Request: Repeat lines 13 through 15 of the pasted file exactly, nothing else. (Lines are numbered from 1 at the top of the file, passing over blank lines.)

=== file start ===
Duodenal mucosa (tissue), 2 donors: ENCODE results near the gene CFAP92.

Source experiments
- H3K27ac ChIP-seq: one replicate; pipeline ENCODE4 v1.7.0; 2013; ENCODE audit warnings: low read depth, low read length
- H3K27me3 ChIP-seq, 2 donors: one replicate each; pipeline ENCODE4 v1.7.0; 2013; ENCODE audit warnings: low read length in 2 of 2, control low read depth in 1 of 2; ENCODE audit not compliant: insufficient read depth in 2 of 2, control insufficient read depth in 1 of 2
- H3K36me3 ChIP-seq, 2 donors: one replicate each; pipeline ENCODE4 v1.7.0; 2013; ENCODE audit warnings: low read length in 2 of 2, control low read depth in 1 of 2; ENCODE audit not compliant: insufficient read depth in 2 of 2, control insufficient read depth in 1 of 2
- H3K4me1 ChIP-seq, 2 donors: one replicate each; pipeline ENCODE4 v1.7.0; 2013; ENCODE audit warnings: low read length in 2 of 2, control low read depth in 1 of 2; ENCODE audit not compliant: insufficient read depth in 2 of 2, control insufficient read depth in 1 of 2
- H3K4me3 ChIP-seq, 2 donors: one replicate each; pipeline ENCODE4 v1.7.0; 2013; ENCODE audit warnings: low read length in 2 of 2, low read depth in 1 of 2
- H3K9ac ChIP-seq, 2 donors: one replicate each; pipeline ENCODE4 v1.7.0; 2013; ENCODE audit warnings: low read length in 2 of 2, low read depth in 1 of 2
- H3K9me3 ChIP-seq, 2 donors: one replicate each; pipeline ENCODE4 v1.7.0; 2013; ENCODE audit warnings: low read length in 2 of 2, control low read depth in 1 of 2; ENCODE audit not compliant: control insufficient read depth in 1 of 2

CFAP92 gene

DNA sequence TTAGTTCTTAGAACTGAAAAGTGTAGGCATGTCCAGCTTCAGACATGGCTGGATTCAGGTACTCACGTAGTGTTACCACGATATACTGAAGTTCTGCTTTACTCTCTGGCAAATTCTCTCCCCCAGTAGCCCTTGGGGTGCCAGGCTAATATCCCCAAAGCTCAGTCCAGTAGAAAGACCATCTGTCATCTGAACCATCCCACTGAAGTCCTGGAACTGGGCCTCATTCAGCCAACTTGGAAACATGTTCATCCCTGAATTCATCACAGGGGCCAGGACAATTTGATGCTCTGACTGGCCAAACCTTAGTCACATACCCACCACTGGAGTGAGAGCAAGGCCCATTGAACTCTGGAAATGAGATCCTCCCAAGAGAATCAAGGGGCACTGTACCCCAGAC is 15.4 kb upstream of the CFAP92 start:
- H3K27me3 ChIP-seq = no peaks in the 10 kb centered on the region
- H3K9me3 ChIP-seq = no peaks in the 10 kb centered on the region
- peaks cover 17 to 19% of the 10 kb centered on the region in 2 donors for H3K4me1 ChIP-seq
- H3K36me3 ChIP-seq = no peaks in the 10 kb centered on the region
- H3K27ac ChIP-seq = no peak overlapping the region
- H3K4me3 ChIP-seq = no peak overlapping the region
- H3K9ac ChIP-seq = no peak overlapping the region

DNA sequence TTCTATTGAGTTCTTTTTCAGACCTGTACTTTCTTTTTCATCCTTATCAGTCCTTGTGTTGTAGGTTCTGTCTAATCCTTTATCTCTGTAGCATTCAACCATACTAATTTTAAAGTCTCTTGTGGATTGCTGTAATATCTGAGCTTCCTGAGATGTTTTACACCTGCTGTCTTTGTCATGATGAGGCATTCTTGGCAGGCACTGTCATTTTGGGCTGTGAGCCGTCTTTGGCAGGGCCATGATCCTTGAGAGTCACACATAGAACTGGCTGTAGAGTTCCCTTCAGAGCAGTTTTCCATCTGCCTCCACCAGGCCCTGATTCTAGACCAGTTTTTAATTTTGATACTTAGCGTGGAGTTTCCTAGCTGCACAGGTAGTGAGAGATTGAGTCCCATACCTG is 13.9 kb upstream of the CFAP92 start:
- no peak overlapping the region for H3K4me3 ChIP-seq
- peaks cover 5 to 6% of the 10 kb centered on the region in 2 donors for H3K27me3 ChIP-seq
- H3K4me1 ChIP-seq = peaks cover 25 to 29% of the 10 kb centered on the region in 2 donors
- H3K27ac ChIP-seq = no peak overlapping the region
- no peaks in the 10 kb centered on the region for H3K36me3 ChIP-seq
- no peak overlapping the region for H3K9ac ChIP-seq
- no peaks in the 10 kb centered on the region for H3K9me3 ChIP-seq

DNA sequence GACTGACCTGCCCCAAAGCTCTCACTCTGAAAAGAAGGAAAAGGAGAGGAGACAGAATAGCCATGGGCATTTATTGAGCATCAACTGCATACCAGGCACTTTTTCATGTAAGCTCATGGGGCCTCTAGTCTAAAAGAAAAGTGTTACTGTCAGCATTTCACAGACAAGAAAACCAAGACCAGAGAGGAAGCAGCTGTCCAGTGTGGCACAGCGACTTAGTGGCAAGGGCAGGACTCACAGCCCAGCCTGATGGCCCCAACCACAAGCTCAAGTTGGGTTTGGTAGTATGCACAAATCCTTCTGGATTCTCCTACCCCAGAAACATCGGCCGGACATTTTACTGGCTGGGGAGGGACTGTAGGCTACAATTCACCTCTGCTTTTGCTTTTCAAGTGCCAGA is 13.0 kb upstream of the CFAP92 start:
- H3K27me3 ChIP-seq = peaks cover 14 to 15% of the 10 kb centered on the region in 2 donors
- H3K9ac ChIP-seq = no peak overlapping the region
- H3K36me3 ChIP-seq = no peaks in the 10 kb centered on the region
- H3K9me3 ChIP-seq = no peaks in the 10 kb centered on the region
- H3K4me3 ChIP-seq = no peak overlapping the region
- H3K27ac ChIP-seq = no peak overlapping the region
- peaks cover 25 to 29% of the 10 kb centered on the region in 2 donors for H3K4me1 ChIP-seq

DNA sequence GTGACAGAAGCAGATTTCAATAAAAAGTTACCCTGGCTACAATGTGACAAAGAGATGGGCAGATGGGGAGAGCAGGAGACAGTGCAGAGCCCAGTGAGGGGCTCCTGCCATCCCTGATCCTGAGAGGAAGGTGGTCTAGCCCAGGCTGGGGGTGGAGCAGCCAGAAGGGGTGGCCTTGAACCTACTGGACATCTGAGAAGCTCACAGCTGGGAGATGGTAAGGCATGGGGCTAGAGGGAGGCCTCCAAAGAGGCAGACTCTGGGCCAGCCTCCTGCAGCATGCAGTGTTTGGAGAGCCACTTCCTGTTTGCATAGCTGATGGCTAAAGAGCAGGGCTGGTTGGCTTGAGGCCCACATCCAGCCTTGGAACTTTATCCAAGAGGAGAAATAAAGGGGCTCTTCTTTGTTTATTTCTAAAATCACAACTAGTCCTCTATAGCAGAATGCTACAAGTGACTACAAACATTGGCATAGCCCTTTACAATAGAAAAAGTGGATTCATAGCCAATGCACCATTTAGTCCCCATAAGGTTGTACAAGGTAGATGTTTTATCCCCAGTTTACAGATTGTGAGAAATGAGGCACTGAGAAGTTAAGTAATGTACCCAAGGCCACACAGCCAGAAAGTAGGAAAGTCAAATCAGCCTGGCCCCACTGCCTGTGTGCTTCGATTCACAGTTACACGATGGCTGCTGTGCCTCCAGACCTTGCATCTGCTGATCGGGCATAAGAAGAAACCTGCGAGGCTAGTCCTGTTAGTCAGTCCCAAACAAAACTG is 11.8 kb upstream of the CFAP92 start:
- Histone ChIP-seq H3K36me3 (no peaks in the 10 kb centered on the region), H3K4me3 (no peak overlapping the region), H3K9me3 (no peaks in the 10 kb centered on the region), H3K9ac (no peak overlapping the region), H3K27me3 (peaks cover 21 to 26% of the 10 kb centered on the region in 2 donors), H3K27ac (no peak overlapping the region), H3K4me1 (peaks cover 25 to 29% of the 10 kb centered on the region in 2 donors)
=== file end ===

- H3K9me3 ChIP-seq = no peaks in the 10 kb centered on the region
- peaks cover 17 to 19% of the 10 kb centered on the region in 2 donors for H3K4me1 ChIP-seq
- H3K36me3 ChIP-seq = no peaks in the 10 kb centered on the region